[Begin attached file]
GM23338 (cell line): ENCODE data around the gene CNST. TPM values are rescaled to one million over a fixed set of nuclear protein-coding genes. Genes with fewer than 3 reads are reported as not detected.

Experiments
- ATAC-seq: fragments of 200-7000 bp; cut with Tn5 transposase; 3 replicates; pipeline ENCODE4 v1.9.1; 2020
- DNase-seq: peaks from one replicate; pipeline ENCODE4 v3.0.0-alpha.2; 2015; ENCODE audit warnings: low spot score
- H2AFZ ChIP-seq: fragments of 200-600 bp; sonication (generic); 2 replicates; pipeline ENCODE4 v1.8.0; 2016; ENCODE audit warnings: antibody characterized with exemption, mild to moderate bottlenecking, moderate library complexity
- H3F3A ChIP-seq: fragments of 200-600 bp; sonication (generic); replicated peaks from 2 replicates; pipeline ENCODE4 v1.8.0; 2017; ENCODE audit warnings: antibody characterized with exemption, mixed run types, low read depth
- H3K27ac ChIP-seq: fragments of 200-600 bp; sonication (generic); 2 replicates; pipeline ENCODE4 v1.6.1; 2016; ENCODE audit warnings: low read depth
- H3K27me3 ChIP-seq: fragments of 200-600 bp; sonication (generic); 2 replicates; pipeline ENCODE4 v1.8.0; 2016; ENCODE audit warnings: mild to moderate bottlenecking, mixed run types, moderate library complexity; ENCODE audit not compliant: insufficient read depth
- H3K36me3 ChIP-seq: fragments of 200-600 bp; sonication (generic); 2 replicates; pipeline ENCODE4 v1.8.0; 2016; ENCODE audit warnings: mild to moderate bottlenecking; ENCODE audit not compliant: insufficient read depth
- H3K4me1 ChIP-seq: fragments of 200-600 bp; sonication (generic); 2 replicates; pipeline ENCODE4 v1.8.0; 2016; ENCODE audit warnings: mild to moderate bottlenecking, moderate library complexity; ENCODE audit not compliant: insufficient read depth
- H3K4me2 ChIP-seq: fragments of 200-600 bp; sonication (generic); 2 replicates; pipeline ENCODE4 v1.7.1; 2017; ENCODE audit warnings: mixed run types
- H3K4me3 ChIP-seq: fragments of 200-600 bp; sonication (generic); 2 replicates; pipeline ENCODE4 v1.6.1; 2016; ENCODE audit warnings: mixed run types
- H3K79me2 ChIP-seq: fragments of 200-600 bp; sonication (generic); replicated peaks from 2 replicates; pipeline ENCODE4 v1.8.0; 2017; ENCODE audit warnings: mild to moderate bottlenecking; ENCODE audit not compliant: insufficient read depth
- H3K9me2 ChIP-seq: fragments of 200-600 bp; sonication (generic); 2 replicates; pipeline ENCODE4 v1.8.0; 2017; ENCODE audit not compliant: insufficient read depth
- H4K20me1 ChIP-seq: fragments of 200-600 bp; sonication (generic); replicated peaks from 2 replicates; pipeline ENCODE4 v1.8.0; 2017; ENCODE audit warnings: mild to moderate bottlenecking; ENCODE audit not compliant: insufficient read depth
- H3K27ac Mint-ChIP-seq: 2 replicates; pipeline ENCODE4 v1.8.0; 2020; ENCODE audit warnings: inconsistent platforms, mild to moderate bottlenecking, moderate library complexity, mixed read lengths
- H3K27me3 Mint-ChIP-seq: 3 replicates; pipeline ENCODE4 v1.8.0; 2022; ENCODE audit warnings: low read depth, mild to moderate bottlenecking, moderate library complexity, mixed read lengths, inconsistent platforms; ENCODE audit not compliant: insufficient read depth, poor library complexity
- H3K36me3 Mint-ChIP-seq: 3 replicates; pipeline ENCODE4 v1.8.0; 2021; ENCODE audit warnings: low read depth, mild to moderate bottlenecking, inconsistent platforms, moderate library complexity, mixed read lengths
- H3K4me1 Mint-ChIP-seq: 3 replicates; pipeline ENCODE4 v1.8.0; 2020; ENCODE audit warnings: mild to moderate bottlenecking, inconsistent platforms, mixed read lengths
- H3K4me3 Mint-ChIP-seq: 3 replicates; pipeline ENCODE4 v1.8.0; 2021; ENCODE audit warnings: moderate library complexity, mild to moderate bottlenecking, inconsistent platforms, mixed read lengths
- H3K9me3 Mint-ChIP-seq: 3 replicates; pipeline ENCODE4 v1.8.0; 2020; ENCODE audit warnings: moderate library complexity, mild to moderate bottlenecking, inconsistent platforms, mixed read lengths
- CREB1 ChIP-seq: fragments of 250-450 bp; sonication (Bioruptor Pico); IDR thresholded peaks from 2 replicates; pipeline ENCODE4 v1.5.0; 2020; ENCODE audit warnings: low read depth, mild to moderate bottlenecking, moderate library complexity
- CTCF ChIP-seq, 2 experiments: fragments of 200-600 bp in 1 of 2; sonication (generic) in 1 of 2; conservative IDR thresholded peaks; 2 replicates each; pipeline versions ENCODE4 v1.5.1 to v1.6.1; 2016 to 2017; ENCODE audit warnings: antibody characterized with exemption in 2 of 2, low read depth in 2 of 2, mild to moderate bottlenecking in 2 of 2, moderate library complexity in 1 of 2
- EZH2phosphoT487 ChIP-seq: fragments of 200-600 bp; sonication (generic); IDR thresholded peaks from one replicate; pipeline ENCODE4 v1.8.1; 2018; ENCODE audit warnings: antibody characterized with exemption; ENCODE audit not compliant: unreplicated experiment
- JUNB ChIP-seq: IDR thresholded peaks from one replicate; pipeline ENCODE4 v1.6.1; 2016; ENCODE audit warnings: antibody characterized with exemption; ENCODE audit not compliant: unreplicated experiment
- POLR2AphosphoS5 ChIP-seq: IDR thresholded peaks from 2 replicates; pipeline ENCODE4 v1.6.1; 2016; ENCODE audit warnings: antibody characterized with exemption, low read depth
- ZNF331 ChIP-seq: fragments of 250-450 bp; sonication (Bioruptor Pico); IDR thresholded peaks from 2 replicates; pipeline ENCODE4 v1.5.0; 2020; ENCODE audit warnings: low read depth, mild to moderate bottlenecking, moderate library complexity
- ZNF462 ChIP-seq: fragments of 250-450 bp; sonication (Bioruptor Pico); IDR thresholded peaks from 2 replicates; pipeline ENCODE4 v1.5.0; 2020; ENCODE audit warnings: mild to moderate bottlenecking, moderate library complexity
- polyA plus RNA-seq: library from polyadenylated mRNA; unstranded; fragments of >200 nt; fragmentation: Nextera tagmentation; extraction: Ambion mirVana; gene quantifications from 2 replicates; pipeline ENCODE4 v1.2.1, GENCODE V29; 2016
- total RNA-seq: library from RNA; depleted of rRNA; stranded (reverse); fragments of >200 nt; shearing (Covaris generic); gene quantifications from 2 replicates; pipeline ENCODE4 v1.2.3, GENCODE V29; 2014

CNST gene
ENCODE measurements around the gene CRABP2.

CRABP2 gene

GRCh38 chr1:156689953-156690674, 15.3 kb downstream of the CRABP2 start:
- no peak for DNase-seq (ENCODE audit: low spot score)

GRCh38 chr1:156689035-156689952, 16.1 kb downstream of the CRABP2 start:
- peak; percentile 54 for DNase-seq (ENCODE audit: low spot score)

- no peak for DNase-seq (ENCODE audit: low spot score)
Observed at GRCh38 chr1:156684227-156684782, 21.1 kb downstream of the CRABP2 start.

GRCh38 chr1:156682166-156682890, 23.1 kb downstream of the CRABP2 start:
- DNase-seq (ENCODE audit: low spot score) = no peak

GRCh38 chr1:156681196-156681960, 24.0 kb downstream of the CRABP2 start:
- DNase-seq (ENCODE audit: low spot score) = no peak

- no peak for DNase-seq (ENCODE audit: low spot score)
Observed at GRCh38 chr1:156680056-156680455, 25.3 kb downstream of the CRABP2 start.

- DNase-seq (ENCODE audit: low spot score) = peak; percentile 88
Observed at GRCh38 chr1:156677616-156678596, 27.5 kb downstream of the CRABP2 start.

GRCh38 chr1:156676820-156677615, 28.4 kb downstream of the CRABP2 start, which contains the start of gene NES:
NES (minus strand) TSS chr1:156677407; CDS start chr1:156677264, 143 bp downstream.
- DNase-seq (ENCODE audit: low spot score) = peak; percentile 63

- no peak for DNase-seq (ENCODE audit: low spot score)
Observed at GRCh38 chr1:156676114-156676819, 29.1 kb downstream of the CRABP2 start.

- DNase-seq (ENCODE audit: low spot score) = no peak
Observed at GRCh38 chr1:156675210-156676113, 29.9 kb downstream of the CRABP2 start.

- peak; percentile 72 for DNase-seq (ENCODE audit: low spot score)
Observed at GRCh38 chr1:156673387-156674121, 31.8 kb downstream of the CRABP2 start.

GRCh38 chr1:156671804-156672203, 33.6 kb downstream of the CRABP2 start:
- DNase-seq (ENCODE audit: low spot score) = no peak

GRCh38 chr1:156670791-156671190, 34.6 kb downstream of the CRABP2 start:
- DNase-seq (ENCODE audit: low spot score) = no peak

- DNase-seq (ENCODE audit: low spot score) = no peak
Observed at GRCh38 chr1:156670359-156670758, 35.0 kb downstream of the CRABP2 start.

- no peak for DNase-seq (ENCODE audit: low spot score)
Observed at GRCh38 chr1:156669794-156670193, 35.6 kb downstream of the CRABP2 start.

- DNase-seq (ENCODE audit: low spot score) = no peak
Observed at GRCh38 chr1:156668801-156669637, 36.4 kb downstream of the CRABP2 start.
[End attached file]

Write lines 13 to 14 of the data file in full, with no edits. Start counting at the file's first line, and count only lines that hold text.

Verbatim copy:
- H3K79me2 ChIP-seq: fragments of 200-600 bp; sonication (generic); replicated peaks from 2 replicates; pipeline ENCODE4 v1.8.0; 2017; ENCODE audit warnings: mild to moderate bottlenecking; ENCODE audit not compliant: insufficient read depth
- H3K9me2 ChIP-seq: fragments of 200-600 bp; sonication (generic); 2 replicates; pipeline ENCODE4 v1.8.0; 2017; ENCODE audit not compliant: insufficient read depth